March 9-13, 2015
Fritz Rudolf Künker, Osnabrück
Over 6.700 lots with a total estimate of more than 6.5 million euros will be auctioned off by Künker in March. You will find German and world coins featuring multiple special collections. Phaleristic objects and ancient coins are particularly well represented this time.
It is, as always, a very special offer that Künker has assembled for its customers, to be auctioned off in the upcoming spring auction taking place from March 9 to 13, 2015. From ancient to modern times, from orders to minting tools, there is something for everyone in the four auction catalogs. Auction #259 comprises a large offer of phaleristic items, including probably the most important collection of Vatican orders and decorations that has ever been for sale at auction. Auction #260 offers not only world gold coins but Russian coins and medals as well as German coins after 1871. Auction #261 comes next, offering two special collections for sale: Schleswig-Holstein / Denmark and Saxe-Altenburg. Auction #262 is reserved for ancient coins and we need to mention a large and important collection of coins from the Roman Republic.
Auction 259: Orders and Decorations
The 11th phaleristic auction catalog of Künker consists of about 800 lots. It starts with decorations of the German States, including series from Bavaria, Hanover, Hohenzollern, Oldenburg, Prussia and Saxony. You will find a number of important individual items, like the Bavarian Prinzregent Luitpold medal in gold (23, estimate: 3,000 euros), the Prussian Pour le mérite with oak leaves, awarded to Admiral Reinhard Scheer in 1916 (95, estimate: 10,000 euros) or a breast star in reduced size of the Order of the Rue Crown (130, estimate: 3,000 euros). Next in line are the decorations of the Weimar Republic, the German Empire and, notably, the German Democratic Republic. That is the heading under which the legacy of presumably the most decorated civilian of the country, Prof. Dr. Dr. h. c. Peter Adolf Thiessen, is offered for sale, containing decorations and documents that were published three years ago. At the heart of the section of European orders and decorations is a comprehensive collection of British order insignia. Apart from that, important series of Bulgaria, Denmark, France, Italy, Austria, Portugal, Rumania, Russia, Sweden and Spain are also available. In addition, probably the most important collection of orders and decorations of the Holy See of Dr. Norbert Herkner will be auctioned off. Let us single out one example only, the extremely rare military and civilian badge of honor bearing the portrait of Pope Pius IX (570, estimate: 15,000 euros).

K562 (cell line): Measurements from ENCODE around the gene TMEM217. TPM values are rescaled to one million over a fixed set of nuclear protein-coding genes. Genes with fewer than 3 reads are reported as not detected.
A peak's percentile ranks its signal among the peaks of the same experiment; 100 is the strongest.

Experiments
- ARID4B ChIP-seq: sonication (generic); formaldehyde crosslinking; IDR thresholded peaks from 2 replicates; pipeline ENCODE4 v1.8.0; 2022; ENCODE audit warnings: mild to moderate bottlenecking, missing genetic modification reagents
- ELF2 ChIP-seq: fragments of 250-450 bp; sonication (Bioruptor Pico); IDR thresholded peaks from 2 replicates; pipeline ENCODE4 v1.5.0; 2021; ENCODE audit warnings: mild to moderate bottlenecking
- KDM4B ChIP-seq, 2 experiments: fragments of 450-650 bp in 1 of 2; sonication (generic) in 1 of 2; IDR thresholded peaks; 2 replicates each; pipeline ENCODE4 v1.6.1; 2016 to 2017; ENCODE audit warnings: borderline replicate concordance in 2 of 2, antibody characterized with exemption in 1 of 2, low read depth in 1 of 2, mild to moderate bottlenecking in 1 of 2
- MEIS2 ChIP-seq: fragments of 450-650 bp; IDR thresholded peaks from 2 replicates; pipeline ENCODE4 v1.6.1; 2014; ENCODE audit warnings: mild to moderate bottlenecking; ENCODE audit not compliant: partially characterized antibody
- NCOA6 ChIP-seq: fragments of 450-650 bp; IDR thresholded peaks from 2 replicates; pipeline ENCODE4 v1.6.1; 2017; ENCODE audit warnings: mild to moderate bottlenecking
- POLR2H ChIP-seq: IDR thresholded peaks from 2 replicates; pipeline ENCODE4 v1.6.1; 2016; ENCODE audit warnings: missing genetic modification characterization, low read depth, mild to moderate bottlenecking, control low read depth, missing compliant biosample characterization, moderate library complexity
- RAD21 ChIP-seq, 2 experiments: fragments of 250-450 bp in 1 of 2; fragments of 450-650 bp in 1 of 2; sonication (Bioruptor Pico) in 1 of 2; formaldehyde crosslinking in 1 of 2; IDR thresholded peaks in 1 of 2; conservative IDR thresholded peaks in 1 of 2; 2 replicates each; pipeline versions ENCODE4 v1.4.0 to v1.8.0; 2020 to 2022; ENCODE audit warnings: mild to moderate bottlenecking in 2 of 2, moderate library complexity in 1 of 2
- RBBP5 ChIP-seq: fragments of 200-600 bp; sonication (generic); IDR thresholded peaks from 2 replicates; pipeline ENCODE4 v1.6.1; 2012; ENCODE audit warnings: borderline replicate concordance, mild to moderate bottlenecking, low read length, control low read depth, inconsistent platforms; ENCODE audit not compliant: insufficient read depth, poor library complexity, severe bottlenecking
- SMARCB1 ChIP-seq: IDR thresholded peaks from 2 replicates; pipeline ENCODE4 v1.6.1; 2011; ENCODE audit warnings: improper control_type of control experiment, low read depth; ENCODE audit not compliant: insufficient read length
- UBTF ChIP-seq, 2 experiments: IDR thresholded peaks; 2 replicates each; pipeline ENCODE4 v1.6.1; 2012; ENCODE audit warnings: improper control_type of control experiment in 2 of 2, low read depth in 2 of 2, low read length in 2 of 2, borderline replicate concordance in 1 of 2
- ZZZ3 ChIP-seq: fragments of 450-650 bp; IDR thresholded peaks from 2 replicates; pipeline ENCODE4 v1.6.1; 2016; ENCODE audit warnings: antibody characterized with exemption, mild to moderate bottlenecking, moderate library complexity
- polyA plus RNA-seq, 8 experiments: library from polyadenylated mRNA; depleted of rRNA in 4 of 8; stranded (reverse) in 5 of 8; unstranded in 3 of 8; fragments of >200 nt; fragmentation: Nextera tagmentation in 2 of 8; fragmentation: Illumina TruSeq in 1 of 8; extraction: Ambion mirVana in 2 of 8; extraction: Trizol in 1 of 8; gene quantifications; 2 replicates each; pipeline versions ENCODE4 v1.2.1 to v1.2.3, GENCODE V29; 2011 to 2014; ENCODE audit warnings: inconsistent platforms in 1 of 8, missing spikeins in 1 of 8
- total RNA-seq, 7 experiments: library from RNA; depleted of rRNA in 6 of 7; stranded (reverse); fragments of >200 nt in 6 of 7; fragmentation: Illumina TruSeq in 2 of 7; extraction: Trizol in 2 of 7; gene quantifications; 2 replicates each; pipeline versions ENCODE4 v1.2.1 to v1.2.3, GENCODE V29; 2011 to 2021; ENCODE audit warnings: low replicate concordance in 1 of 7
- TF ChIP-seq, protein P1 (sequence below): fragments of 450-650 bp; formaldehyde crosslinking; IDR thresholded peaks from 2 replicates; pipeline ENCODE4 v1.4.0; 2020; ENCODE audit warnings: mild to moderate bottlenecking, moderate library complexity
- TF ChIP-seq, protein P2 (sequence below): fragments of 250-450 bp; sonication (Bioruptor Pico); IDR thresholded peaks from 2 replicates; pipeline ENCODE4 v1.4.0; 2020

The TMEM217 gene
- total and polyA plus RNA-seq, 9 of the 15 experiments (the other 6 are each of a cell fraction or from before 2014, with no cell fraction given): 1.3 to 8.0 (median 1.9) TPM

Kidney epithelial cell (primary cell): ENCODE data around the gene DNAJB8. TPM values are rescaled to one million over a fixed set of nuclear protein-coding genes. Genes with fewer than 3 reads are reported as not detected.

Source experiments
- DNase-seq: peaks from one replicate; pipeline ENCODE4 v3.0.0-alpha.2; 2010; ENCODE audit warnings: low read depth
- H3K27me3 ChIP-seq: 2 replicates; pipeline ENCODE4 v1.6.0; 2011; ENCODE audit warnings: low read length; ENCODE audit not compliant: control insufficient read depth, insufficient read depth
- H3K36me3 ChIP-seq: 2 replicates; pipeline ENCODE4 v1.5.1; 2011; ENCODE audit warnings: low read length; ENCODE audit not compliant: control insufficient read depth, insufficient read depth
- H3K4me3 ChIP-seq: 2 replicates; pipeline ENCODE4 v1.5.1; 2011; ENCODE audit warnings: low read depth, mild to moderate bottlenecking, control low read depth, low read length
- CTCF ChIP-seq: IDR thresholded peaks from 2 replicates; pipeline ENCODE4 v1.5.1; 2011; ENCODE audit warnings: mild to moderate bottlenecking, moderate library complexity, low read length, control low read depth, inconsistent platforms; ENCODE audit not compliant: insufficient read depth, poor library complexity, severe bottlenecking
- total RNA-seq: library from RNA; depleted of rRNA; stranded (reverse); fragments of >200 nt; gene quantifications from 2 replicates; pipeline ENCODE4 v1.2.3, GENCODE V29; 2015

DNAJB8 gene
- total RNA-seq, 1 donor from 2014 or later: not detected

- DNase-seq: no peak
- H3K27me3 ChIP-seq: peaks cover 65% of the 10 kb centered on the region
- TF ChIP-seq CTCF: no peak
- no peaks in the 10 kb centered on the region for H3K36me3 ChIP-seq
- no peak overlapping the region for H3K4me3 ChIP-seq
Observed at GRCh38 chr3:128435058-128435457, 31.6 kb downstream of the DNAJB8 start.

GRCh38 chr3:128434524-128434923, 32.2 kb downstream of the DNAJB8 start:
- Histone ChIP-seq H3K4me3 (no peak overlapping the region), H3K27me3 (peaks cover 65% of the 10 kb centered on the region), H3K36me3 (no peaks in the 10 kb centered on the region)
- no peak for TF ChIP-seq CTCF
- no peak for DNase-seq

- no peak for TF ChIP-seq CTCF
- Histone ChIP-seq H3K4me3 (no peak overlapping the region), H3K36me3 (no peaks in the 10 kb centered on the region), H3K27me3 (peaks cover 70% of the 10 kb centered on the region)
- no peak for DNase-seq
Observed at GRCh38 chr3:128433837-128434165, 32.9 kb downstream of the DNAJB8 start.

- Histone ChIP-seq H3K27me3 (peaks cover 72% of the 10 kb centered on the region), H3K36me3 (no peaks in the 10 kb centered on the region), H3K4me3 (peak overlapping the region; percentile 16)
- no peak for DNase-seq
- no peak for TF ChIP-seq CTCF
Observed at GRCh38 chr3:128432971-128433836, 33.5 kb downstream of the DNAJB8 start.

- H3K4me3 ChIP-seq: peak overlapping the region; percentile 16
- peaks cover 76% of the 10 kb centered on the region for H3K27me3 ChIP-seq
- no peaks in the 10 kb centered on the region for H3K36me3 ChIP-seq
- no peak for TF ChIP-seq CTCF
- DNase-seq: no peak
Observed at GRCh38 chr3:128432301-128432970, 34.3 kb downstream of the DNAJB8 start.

The oversea section offers interesting material as well: not only series from the Empire of Brazil, Japan and the Ottoman Empire will be sold but a number of order collars as well that are part of a legacy of a head of state whose identity, despite the most thorough research, could not have been determined for sure. These items include a collar in gold of the Mexican Order of the Aztec Eagle (757, estimate: 10,000 euros), an order set with collar of the Nepalese Order of Ojasvi Rajanya (758, estimate: 15,000 euros) and an order set for Dames in gold with diamonds and with collar of the Thai Order of the Royal House of Chakri (764, estimate: 15,000 euros).
The item with this auction sale’s highest pre-sale estimate can be found in the Turkish section. It is a gem of the 1st class with brilliants of the Order of Medjidjie.
Auction 260: Russia – Gold Coins – German Coins after 1871